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Cinque Terre

The Bambino and the Cinque Terre

Picture perfect colourful villages perched on the Italian Coast, wandering the streets drinking wine and eating melt in your mouth pasta and licking gelato while staring out to sea past a jagged and beautiful coastline? Perfect.

It was a dream of mine to visit the Cinque Terre in Italy, but what I didn’t factor into this fantasy was a spirited and sprightly toddler coming along for the ride.

I didn’t envisage chasing my 14 month old down laneways, changing nappies in an alleyway or cowering in the shadows to survive an Italian heatwave but it was all part of the adventure and an unforgettable day.

A day I will remember forever, even more fondly because it was shared with my darling daughter Lucinda.

The adventure started further up the coast in a town called Santa Margherita Ligure (SML) where we stationed ourselves primarily because we found better value for money and a much more suitable hotel for our family.

SML is also about half an hour from the Cinque Terre by train, which we decided as our preferred mode of transport so we could run our own schedule.

People had warned us this was fraught with danger as trains were often crowded but we found it fine, possibly because we got on further up the line and we also opted to head out early.

Mumapeel

My game plan was originally to try and visit four of the five towns of the Cinque Terre, armed with info from the local Tourist Information Desk I planned the train there, local ferries in between towns and the train home.

I thought just taking in four cities would be a good compromise (little did I know).

We started south at Manarola, the second last city from the north and it was just as stunning as I had imagined. My camera was permanently clicking frames, my face plastered with a smile and my eyes wide.

Even the toddler was enthralled by the scene; the people, the beautiful buildings and the excitement of the tourists all hustling for the perfect shot.

Manarola

We settled in for lunch at Trattoria La Scogliera. But after sitting on a train and in her pram from more than an hour Lucinda wanted to roam, and I couldn’t blame her.

My husband and I took turns chasing her up and down the (pedestrian only) street while we waited for lunch.

It was just beautiful watching her interact with tourists and locals alike, smiling and playing Peek-a-boo with a little old lady, dancing for onlookers, making friends with foreigners and posing for pictures. She loved exploring just as much as her Mum and Dad!

Lunch time came and it was like my fairy godmother had waved a magic wand over the plate materializing the most amazing pasta, complete with locally caught Lobster (honestly my first taste of lobster ever and what a place to do so). Luke raved about his dish too and Lucinda seemed to love trying both so it was a win all round.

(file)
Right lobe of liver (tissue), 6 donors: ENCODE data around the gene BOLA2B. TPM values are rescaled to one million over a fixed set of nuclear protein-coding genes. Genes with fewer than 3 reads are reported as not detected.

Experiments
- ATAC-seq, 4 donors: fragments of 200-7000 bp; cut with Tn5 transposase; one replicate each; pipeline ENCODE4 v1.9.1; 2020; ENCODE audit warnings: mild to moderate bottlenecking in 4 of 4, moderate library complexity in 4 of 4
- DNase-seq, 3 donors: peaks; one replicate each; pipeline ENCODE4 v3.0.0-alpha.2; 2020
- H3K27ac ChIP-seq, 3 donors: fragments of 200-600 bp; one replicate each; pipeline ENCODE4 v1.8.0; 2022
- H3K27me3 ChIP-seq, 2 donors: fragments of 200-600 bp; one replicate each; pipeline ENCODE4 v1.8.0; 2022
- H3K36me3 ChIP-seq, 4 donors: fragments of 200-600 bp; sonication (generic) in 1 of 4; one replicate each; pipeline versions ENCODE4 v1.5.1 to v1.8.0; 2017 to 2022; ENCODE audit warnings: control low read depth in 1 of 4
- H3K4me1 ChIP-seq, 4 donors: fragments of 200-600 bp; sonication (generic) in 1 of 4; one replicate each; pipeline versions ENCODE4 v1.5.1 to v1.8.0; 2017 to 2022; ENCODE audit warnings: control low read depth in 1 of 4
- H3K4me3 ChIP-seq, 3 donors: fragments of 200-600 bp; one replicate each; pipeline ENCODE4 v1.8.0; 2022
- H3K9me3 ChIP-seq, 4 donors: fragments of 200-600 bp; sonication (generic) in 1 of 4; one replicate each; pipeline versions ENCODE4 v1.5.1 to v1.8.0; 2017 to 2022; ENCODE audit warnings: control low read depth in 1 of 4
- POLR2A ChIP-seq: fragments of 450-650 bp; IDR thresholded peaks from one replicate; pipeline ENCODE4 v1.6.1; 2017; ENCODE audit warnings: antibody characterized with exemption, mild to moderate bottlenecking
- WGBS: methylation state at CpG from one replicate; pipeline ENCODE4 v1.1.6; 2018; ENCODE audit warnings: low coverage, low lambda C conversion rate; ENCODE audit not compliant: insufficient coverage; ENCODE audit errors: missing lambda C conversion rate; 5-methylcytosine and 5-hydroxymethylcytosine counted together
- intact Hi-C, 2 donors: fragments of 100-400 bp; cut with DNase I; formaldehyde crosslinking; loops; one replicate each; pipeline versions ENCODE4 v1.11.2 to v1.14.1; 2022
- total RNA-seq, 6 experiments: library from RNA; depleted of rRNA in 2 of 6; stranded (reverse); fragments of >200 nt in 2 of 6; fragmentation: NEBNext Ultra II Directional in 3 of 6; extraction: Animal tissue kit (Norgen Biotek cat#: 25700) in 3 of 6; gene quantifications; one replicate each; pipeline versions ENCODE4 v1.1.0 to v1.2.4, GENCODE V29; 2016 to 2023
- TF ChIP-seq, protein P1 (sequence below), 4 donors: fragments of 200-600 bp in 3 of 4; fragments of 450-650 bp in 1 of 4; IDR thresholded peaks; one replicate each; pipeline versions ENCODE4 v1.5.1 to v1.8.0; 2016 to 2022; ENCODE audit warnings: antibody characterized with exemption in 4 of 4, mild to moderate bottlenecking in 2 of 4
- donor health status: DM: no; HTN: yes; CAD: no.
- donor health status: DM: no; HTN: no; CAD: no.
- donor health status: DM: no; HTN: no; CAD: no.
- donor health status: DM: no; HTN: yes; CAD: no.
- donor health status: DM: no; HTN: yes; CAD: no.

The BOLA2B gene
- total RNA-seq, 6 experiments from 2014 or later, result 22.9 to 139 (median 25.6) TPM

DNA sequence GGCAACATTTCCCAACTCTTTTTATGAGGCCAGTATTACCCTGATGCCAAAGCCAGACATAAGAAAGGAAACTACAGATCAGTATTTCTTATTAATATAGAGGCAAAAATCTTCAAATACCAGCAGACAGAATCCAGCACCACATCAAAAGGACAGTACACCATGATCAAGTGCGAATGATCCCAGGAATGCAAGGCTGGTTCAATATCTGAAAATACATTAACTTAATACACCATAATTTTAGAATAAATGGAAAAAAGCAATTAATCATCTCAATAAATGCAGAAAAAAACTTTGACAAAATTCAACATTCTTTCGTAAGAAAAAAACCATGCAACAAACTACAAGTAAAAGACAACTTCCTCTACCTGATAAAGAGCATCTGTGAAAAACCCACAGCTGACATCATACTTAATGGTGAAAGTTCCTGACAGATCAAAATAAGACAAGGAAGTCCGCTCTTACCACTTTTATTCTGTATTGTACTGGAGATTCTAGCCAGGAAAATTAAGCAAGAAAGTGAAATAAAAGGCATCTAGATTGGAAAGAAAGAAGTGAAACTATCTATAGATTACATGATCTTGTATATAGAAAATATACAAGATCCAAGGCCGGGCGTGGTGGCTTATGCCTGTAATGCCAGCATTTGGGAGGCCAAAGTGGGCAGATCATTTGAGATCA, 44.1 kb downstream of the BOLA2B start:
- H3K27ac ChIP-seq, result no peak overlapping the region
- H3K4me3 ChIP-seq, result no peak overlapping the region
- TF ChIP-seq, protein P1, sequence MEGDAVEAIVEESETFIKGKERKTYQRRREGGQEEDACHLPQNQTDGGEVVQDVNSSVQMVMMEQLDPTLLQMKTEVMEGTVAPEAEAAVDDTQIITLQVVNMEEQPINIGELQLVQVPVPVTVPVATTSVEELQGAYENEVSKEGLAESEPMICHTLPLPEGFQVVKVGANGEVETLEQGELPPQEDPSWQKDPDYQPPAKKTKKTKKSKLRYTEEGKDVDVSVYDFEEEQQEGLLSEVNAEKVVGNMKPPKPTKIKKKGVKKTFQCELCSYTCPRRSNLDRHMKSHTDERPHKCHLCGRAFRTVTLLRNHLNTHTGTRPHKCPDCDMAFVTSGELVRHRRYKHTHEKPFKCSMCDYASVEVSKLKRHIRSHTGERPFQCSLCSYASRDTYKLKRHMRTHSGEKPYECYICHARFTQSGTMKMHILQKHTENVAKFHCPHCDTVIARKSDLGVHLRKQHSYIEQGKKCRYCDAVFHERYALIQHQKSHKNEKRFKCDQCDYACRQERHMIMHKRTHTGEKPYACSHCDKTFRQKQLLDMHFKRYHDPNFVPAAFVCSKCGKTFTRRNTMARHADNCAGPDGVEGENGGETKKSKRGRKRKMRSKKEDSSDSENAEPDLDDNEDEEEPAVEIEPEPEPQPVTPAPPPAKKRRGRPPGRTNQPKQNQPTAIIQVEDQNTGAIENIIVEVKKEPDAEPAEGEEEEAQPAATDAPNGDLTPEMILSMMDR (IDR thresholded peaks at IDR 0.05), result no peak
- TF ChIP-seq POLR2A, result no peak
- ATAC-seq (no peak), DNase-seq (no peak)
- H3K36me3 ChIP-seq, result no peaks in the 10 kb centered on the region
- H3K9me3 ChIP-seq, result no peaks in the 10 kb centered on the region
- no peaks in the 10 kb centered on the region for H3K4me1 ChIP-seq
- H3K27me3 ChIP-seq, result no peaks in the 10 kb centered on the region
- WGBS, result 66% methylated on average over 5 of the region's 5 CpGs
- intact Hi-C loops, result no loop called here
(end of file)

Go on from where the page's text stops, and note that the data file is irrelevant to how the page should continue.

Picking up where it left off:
After lunch we took in the sights of small town of Manarola, which is best seen on the pathway that connects all the towns north and around a headland.

We had planned on walking a bit further and it was surprisingly pram friendly for this leg but the heat was almost unbearable and little Lucinda was dripping with sweat so we doused her in water, and covered her in sunscreen and headed for the ferry.

Cinque TerreCinque Terre

With jagged rocky coastlines there’s no ‘ferry stations’ or waiting areas in Manarola and many of the other towns and by now it was busy, hot and not ideal.

My plan of visiting four towns was quickly changing. Add to this an over crowded ferry and we decided to bypass a visit to Riomaggiore, cruise past Corniglia and even though I desperately wanted to stop at Vernazza, I knew it would be way too much.

The positive was the great view of these towns from the ferry. Once we snagged a seat by the window Lucy was much happier, she loved pointing out the buildings and the boats and we really enjoyed the trip.

Manarola

Our next and last stop was the northern most, and largest, town Monterosso al Mare. We had such an amazing time wandering the streets, eating gelato and drinking frozen homemade lemonade to try and cool down.

We shopped and wandered, took things in at our own pace and again let Lucinda out of her pram to wander and explore herself.

This trip was more about the collective experience rather than ticking off the sights.

Of course we wanted to take in the stunning locations and see all we could but it was more about doing this as a family and having fun, stopping to smell the flowers and not rushing around and missing the fun of our family adventure.

Needless to say we had a very tired and content toddler sleep the whole train journey home.

In a former life Amy Peel was a footloose and fancy free TV Producer travelling Australia and abroad. Now with the addition of toddler Lucinda Louise into the mix the adventures continues but life has well and truly changed. Follow the fun on Instagram @mumapeel or start Chasing Amy.

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